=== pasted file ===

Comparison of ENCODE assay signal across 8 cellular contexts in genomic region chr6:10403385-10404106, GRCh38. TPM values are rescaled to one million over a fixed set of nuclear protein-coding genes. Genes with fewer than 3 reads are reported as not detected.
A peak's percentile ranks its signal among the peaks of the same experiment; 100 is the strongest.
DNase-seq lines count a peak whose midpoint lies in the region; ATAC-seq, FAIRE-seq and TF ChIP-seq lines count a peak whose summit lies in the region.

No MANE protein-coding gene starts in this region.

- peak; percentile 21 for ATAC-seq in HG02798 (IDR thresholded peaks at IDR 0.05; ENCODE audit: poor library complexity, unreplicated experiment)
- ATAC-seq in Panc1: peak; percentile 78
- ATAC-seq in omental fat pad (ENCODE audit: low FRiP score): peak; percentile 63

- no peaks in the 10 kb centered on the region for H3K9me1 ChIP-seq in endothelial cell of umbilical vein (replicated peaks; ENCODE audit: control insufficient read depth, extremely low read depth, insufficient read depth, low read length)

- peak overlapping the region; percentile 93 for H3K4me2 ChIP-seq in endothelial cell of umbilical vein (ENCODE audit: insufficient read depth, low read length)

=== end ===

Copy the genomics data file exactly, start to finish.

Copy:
Comparison of ENCODE assay signal across 8 cellular contexts in genomic region chr6:10403385-10404106, GRCh38. TPM values are rescaled to one million over a fixed set of nuclear protein-coding genes. Genes with fewer than 3 reads are reported as not detected.
A peak's percentile ranks its signal among the peaks of the same experiment; 100 is the strongest.
DNase-seq lines count a peak whose midpoint lies in the region; ATAC-seq, FAIRE-seq and TF ChIP-seq lines count a peak whose summit lies in the region.

No MANE protein-coding gene starts in this region.

- peak; percentile 21 for ATAC-seq in HG02798 (IDR thresholded peaks at IDR 0.05; ENCODE audit: poor library complexity, unreplicated experiment)
- ATAC-seq in Panc1: peak; percentile 78
- ATAC-seq in omental fat pad (ENCODE audit: low FRiP score): peak; percentile 63

- no peaks in the 10 kb centered on the region for H3K9me1 ChIP-seq in endothelial cell of umbilical vein (replicated peaks; ENCODE audit: control insufficient read depth, extremely low read depth, insufficient read depth, low read length)

- peak overlapping the region; percentile 93 for H3K4me2 ChIP-seq in endothelial cell of umbilical vein (ENCODE audit: insufficient read depth, low read length)